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Obituary: Richard Grove

Richard Grove, Professorial Fellow of the Geography department at the University of Sussex (2006-2009) and Founding Director of the Centre for World Environmental History died on 25th June. A trailblazer in global environmental history, he made major contributions into the study of the roots of modern environmental concern linking it to the colonial era and to early scientific debates through his magisterial work Green Imperialism (1995).

He received a BA in Geography from Hartford College, Oxford and then a Masters in Conservation Biology from University College London. His doctoral degree awarded in 1988 at Cambridge traced the story of early ecological thought back in time and literally across the oceans and seas in India, Africa and the Caribbean.

Before his association with Sussex he was a Fellow of Clare Hall, and College Lecturer at Churchill College, University of Cambridge until 1992. He subsequently held visiting appointments at the Australian National University in Canberra and at Yale University in Connecticut. He also spent a year at the Woodrow Wilson Center for International Scholars in Washington DC.

He held an extensive record of publications on many areas of the British Empire, and a specialist knowledge of the political, environmental and economic history of many Commonwealth nations. He was a pioneer of the relatively new field of environmental history, a field which is of increasing importance in the highly stressed conditions in the tropics, and founded the journal Environment and History.

His work on El Niño and long-term relationships of climate change and economic and social events published in 1997 (Ecology, Climate and Empire, 1997 and El Niño History and Crisis, 2000) was ahead of its time and was the outcome of his interdisciplinary engagements with atmospheric scientists, paleo ecologists and historians. Global warming, he showed, had been studied and known about in Victorian times, though early warning signals were brushed aside and ignored.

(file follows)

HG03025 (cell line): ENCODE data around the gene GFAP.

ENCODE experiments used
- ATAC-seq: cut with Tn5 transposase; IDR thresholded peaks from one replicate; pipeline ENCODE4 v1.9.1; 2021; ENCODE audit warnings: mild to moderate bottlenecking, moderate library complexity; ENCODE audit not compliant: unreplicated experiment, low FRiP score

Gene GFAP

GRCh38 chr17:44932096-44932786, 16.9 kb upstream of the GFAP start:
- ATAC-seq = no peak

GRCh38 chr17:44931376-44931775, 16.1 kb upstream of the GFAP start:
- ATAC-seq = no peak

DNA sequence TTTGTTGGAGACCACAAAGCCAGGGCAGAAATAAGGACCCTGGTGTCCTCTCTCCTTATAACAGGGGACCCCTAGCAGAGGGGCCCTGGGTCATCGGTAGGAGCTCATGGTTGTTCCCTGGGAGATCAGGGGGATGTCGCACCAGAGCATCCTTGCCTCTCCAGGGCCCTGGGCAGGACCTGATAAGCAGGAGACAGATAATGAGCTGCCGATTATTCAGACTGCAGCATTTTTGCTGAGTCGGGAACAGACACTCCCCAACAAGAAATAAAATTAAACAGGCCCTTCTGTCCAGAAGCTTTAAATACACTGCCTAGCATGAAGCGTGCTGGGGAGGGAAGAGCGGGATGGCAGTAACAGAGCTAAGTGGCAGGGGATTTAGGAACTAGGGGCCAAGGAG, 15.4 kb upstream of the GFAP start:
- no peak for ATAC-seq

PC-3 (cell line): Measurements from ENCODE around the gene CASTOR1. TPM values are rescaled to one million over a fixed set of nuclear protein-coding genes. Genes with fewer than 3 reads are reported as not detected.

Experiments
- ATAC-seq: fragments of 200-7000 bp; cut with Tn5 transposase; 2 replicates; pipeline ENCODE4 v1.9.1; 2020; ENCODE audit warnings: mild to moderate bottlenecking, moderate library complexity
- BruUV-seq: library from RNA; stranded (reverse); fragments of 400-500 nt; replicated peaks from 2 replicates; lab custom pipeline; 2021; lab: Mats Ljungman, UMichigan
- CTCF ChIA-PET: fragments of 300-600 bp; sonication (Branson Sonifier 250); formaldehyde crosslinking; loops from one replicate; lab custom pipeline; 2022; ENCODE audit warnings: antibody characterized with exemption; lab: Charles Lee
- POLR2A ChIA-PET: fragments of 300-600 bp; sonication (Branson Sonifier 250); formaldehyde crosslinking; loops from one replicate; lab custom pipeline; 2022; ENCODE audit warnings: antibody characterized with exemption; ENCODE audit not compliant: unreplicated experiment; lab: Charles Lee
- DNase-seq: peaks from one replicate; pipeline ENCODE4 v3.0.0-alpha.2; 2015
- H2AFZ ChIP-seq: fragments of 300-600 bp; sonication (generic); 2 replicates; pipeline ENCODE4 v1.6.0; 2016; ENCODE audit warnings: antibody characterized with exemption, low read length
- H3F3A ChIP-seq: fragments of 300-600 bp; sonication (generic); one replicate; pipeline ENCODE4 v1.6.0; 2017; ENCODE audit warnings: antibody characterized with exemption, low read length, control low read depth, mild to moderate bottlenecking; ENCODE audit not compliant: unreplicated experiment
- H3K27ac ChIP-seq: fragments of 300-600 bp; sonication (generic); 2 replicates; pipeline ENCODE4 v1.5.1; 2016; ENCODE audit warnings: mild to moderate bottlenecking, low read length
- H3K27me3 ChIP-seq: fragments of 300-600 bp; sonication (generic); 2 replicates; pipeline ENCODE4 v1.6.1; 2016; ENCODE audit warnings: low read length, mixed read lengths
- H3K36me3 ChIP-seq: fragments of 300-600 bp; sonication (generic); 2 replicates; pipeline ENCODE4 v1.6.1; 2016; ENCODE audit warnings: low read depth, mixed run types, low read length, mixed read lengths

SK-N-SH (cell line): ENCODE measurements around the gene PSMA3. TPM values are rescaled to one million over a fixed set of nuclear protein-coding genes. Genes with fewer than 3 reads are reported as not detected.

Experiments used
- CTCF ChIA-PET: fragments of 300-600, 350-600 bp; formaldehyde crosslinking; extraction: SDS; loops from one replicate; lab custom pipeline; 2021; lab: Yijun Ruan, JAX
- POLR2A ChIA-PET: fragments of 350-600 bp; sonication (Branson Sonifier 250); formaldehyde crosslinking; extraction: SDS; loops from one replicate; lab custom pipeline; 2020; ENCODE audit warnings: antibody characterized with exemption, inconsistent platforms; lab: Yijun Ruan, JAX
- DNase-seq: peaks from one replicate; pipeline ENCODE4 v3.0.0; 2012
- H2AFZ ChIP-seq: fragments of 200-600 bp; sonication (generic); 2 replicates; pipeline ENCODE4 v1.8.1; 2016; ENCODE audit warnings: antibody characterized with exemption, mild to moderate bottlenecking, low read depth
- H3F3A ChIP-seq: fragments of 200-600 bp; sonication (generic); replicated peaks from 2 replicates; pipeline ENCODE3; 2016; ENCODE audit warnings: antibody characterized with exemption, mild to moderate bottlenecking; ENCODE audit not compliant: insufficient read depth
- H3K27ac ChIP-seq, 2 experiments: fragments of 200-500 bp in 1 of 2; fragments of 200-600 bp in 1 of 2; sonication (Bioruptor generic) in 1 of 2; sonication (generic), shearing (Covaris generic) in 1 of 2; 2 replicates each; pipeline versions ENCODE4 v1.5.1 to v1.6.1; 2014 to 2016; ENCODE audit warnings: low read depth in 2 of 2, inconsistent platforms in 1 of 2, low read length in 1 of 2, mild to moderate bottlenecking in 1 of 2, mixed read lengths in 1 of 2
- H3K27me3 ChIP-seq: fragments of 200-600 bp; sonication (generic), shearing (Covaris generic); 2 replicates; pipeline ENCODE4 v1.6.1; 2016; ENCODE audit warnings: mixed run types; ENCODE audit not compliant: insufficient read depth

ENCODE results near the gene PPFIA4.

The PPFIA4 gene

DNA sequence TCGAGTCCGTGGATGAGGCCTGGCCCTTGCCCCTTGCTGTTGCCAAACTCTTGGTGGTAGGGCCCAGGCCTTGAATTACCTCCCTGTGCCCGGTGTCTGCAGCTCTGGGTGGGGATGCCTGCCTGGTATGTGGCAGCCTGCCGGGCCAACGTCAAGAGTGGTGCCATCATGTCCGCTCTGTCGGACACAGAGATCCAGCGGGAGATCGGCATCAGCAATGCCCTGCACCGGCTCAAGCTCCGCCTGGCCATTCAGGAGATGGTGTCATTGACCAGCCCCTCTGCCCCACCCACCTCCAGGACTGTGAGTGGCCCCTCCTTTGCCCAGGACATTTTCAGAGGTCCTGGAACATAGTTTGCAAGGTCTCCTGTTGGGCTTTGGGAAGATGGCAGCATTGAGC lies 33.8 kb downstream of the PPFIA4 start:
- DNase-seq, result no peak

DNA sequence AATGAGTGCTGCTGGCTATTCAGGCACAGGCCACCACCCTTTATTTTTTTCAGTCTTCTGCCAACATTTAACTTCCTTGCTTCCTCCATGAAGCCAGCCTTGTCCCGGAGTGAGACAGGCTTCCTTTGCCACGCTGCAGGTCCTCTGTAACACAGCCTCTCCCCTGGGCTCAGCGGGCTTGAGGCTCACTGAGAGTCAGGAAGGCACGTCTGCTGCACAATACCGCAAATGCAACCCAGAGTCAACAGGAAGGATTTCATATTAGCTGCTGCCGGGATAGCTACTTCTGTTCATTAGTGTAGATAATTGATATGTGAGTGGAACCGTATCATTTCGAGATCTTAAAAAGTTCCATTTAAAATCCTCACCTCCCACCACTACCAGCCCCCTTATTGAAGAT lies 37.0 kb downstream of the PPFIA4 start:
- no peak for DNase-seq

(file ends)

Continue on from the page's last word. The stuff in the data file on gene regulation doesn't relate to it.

He saw the emergence of early scientists in the East India Company as harbingers of a new autonomous actor who could try and check the use and abuse of nature.

The themes of conservation and exclusion was to become recurrent theme in his later work and he did not draw a hard line between research, activism and struggles for environmental justice. Writing about forests or wildlife, for him, was incomplete if it did not naturally point towards challenging environmental exploitation and the wanton degradation of the natural world. His tragic car accident in 2006, which left him severely disabled, sadly cut short his academic career.

Under his auspices, the Centre for World Environmental History at Sussex, which he founded with his wife Professor Vinita Damodaran in 2002, became a world leading interdisciplinary centre for the environmental history of the global south with an active international network of academics, activists and scholars from South Asia and Africa associated with it. The centre continues to attract scholars from around the world.

Author: Rohan D'Souza, Associate Professor at Kyoto University, Japan, and recent colleague of Professor Richard Grove

Obituaries for Prof Richard Grove have been published in the South African Mail & Guardian, and The Indian Express.


By: Stephanie Allen
Last updated: Thursday, 9 July 2020

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